Have you ever gone into a shop or restaurant and thought, “this is the sort of place I would like to own”? If you’re anything like me, these sorts of entrepreneurial whims probably pop into your head all the time. Indeed, anyone with a favorite neighborhood coffee shop or bakery can probably relate to this statement. However, it’s rare to find a business that truly resonates with one’s own tastes. That’s the great yet tricky thing about small businesses – they’re so intensely personal, so reflective of their individual owner’s like and dislikes that they can sometimes seem like an exclusive club, their audience limited to a few devoted patrons.
Enter Chez Momo, the product of one couple’s devotion to French jams, impeccable coffee, crafts, and an uncompromising eye for detail.
It’s been nearly a month since my last post. Truthfully, there hasn’t been much time for contemplation or writing. I’ve been rather busy at work in preparation for an upcoming (i.e.: leaving tomorrow!) trip to Vietnam and Cambodia. Cooking has also taken a backseat, hence the lack of recipe posts lately. Most nights, I resort to simple stir-fries, pastas, and rice bowls. Though delicious, they’re not very blog-worthy. (Nor very photogenic. The fluorescent lighting in my apartment certainly doesn’t help matters.)
But enough excuses. I’m here to write!
Despite the silence, I have been eating well lately. The cooler weather has thankfully brought back my appetite for ramen as well as Korean food. I enjoyed an excellent, extremely garlicky meal of the latter with my friend Saori in Shinokubo (Tokyo’s Koreatown). Matusmoto also has its fair share of Korean shops and eateries, one of which Steven and I tried on a particularly chilly, wet day in October. Two words: soondubu jjigae. With clams. Amazing.
I’m not even sure where to begin with this post, because I feel like there’s so much I want to tell you, fellow Shichimians. Suffice it to say that the summer was an absolute whirlwind of work, travel, exploration, and plenty of good eats. I can’t hope to write about all of it in detail, but what follows should give you a good idea of what I’ve been up to and what I’ve been thinking about as my favorite season comes to a close.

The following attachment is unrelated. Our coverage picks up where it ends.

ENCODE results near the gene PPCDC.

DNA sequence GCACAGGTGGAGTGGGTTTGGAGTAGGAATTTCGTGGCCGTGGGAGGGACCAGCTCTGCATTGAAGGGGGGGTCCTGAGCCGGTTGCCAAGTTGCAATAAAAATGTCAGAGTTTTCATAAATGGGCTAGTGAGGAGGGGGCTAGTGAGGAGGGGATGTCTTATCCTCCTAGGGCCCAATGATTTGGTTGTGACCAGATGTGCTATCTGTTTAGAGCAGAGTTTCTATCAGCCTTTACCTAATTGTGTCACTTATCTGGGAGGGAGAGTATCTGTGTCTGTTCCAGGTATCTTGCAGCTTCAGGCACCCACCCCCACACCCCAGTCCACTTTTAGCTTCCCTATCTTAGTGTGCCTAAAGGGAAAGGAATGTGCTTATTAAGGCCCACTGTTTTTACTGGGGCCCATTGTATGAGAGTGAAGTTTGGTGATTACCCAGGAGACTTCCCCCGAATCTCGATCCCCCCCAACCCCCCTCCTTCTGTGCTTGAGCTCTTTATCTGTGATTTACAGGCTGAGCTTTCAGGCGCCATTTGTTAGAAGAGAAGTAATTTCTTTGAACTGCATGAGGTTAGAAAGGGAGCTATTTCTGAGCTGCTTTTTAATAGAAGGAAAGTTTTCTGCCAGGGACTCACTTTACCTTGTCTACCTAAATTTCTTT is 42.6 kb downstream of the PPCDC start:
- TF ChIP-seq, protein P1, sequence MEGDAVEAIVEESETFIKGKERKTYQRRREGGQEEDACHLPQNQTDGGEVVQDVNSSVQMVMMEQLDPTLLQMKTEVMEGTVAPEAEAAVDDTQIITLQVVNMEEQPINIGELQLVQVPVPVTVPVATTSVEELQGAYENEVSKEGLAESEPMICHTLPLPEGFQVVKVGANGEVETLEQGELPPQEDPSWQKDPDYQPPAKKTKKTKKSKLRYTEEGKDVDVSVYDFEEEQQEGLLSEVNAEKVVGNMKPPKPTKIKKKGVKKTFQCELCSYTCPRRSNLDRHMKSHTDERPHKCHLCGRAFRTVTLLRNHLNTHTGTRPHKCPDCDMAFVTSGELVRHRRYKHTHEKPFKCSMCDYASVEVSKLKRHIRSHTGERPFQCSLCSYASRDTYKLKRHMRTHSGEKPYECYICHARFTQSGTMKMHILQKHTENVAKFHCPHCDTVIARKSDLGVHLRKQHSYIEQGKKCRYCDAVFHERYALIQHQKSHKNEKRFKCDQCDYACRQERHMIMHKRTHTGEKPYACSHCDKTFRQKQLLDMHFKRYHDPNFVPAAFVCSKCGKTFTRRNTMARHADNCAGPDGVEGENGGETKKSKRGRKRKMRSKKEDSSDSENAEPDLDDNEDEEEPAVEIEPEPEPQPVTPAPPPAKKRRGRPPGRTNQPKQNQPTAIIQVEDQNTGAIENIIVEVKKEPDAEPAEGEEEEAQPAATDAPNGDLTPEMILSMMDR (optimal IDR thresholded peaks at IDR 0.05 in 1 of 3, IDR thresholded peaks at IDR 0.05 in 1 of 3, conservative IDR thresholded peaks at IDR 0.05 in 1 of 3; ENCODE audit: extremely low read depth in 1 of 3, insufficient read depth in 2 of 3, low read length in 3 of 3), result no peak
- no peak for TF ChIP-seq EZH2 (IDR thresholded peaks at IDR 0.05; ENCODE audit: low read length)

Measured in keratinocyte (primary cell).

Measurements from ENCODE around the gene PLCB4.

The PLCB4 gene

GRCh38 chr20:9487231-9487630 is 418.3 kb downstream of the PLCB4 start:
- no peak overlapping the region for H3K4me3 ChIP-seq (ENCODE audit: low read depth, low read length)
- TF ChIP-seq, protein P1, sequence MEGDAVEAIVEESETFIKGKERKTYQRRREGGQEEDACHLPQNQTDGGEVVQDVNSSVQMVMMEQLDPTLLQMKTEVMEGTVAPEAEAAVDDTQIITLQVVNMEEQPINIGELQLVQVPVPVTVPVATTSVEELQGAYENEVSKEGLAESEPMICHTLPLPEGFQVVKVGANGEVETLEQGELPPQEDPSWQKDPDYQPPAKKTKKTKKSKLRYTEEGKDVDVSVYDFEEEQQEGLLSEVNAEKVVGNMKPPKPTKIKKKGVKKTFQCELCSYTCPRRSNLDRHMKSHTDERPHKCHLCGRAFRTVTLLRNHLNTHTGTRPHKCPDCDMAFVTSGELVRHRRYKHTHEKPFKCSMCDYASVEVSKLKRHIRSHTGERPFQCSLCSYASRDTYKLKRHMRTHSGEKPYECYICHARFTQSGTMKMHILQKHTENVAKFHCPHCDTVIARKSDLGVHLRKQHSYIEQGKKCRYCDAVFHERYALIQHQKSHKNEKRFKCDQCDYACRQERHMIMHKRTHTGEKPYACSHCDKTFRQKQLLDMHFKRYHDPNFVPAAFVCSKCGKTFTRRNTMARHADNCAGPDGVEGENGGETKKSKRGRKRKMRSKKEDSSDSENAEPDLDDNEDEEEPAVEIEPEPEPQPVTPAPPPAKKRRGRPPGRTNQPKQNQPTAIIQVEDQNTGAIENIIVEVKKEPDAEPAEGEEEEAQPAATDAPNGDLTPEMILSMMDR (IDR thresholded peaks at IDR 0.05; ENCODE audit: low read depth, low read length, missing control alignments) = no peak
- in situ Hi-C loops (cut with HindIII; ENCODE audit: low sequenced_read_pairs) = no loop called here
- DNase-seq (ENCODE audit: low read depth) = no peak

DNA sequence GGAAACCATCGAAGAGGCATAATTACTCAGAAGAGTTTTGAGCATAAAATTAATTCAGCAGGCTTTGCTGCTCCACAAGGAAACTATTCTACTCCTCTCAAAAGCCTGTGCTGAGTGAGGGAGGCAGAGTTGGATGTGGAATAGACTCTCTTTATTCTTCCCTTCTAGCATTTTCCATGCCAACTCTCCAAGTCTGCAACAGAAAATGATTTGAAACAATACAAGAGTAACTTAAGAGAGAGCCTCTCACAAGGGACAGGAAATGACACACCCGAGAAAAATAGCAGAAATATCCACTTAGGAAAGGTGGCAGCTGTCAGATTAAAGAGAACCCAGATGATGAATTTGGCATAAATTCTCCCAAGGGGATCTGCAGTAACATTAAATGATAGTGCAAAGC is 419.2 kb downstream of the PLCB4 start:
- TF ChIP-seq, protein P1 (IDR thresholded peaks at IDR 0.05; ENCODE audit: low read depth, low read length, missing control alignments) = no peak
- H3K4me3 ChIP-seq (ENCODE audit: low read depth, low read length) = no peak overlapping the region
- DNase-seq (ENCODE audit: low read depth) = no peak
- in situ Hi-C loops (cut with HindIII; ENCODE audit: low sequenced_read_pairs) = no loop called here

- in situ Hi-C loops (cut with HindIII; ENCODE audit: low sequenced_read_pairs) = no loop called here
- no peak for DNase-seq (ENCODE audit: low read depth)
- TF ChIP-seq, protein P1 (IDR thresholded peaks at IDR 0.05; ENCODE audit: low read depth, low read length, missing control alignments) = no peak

Why hello again! Apologies for the silence ‘round here, but a combination of too much traveling, which in turn triggered a nasty flu, has left me without much time or energy to devote to blogging lately. However, I thought I should at least post some photos of the wonderful spring produce available in Japan at this time of year. What follows is a broad, though by no means exhaustive, selection of the sansai available around Matsumoto right now (for more on sansai, see this post from early March).
Although I’m currently back in New York for a brief visit, I’ve been thinking a lot about spring in Japan, particularly what new foods will be available in the markets once I return in April. Even in February, when it was most definitely still winter, it was clear that people’s minds were already turning toward spring. Stores around Matsumoto began introducing sakura (cherry blossom)-flavored goods: a little street stand that sells taiyaki (fish-shaped pancakes surrounding sweet red bean paste) featured a sakura and mochi-filled version, and the local Starbucks was advertising a sakura frappuccino!
Then, in early March, we had a full week of sunny weather, with temperatures reaching 15°C (~60°F) some days – perfect biking weather. As I pedaled around town, I noticed that the mountains had taken on a reddish tinge, due to the appearance of buds on deciduous trees. Many of the local rice paddies had turned a verdant, brilliant green, and some plum blossoms had even begun to peek out.